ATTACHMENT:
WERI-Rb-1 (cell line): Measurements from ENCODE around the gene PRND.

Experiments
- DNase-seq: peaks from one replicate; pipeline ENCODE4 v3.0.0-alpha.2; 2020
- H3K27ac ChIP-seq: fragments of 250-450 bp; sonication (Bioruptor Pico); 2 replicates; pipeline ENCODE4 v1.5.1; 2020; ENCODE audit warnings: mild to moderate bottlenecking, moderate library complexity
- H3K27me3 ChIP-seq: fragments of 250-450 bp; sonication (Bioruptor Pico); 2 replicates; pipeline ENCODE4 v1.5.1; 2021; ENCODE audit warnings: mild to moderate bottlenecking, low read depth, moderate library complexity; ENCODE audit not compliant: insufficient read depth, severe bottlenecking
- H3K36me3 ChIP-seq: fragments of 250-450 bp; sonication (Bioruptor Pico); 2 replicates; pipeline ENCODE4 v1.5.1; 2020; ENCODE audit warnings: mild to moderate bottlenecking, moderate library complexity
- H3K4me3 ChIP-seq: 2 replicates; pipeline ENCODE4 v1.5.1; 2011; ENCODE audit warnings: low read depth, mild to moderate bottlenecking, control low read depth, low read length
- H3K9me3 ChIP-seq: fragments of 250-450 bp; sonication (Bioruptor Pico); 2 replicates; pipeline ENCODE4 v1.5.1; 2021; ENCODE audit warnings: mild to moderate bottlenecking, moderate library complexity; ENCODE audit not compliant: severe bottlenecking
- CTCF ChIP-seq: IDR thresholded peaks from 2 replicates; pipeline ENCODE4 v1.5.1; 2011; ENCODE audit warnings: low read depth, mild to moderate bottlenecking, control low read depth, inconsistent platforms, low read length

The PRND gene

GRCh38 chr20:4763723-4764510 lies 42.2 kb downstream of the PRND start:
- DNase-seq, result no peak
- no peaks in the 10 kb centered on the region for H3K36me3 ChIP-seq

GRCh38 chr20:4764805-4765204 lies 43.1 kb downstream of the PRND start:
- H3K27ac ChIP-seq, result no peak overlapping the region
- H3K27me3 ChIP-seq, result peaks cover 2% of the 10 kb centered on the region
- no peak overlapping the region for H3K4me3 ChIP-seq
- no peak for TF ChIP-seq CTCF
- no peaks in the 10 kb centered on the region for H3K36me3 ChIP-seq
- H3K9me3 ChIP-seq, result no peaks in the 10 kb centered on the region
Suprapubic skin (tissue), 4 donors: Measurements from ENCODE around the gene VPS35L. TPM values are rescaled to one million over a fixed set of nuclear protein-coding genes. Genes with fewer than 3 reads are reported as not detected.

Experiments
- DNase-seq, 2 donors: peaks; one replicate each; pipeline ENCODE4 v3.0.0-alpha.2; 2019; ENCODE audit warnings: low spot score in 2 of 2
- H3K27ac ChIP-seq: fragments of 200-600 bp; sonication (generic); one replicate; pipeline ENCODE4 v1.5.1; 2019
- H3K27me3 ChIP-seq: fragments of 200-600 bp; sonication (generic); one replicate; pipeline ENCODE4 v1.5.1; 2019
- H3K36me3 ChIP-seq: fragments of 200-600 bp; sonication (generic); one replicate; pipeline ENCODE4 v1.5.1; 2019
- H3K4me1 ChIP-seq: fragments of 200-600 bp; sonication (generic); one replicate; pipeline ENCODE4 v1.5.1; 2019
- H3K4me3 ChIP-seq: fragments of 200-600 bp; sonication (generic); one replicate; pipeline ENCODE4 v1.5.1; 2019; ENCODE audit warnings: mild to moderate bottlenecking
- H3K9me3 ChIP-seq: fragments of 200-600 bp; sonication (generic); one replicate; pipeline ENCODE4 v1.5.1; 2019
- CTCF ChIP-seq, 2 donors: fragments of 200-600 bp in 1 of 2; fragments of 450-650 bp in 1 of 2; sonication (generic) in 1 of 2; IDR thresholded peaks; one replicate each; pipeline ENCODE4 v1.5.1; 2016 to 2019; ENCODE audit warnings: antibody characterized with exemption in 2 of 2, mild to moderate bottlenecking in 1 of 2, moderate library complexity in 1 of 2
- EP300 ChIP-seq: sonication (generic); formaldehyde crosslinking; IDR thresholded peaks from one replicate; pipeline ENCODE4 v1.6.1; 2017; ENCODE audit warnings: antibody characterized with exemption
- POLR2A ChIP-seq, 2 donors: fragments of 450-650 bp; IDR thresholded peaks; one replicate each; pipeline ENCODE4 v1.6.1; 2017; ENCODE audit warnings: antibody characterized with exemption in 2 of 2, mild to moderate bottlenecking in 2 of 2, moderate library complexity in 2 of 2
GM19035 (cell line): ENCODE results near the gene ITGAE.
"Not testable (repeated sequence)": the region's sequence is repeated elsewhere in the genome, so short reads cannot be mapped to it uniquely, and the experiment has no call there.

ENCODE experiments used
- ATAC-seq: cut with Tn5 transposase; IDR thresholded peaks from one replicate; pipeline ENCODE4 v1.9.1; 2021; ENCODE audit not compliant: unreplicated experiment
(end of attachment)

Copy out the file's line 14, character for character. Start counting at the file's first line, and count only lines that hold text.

GRCh38 chr20:4764805-4765204 lies 43.1 kb downstream of the PRND start: